Clown Barb (4) - Banded Rainbowfish (2) - Pearl Cichlid (1) - African Red Eye (4) - Cherry Barb (3) -
Note: The user may not necessarily own these fish, these are tanks that they may be building or researching for stocking purposes


Offline Sue

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Re: Nitrite level not falling as quickly as I would like...
« Reply #6 on: March 11, 2018, 07:24:47 PM »
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The trouble with using flakes is that you can't now how much ammonia you are adding, and therefore you can't know how many bacteria have grown, so once the tank is cycled you have to add fish a few at a time as with fish-in cycling.
Using ammonia from a bottle is easier because you know exactly how much you add and when the cycle is complete you know that you have enough bacteria for a sensibly stocked tank.


The best way to do a cycle with fish food is to add the food to a container of water and when it starts to decompose, measure the ammonia level in that water, then calculate from that reading how much of the water in the container you need to add to the tank to get a reading of 3 ppm in the tank. That way you know that you've added 3 ppm ammonia and will have enough bacteria once the cycle is finished.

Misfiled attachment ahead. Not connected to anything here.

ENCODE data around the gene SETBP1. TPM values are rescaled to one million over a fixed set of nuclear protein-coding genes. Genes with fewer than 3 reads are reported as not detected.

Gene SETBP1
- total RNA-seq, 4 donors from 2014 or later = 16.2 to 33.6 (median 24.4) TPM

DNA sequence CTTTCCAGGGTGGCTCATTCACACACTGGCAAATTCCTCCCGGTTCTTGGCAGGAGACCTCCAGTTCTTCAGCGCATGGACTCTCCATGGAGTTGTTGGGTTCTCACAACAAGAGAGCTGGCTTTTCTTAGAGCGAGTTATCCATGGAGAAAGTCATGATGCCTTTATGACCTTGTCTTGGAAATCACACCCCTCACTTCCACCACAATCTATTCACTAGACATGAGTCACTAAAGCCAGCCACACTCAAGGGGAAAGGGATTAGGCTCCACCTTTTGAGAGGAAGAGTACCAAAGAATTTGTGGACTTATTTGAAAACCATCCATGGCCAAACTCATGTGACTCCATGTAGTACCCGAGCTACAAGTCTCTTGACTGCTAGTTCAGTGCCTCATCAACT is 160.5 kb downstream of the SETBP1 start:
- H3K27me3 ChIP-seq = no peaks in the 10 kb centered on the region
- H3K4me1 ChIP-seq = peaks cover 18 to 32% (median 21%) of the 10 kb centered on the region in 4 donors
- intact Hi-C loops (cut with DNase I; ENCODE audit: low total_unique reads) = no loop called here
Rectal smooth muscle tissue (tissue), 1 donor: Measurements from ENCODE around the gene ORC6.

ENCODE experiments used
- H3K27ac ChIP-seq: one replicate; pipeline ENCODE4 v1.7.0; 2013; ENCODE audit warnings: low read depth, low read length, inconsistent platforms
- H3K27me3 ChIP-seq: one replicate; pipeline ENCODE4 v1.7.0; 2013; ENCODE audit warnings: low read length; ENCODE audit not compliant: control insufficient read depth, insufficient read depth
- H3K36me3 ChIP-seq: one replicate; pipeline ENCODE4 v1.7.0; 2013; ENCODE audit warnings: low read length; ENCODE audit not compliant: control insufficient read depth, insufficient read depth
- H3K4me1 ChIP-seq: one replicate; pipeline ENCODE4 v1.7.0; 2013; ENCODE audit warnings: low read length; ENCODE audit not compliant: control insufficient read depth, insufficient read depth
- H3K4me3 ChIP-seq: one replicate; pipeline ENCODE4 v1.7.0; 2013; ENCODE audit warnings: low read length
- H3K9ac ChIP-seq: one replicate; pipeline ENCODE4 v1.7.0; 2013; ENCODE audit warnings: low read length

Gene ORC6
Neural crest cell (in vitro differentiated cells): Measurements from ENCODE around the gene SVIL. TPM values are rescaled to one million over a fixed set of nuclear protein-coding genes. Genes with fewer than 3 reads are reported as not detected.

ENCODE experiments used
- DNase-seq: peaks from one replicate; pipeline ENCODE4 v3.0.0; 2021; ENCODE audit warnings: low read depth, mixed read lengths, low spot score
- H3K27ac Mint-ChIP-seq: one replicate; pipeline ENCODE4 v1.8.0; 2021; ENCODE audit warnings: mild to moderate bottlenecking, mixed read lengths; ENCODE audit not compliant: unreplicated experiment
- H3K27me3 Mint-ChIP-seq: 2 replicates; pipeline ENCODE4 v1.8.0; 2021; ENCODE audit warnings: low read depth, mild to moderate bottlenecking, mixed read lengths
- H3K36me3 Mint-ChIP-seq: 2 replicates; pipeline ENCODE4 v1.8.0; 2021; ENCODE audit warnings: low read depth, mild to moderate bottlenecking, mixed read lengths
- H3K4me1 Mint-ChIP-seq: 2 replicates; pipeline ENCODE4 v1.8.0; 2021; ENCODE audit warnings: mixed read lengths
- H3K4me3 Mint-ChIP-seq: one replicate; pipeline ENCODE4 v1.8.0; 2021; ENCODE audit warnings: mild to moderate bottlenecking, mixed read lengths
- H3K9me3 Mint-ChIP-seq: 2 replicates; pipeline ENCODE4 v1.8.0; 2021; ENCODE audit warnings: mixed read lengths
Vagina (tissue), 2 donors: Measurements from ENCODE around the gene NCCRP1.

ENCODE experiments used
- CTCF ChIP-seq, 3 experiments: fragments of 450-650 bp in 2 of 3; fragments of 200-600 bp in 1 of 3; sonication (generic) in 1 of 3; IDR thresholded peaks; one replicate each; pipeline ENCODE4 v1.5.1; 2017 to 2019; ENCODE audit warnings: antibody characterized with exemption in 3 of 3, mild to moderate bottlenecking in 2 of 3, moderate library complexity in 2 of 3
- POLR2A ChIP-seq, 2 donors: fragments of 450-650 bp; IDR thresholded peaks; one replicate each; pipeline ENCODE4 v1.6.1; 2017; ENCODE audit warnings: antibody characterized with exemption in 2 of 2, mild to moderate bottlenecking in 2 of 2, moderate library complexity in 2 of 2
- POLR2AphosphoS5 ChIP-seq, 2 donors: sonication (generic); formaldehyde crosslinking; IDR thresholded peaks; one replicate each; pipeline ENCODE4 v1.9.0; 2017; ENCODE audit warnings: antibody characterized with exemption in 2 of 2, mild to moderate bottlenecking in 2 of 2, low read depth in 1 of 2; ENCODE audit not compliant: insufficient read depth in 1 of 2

A Selection of Fish in my Fish Community Creator Tanks
Clown Barb (4) - Banded Rainbowfish (2) - Pearl Cichlid (1) - African Red Eye (4) - Cherry Barb (3) -
Note: The user may not necessarily own these fish, these are tanks that they may be building or researching for stocking purposes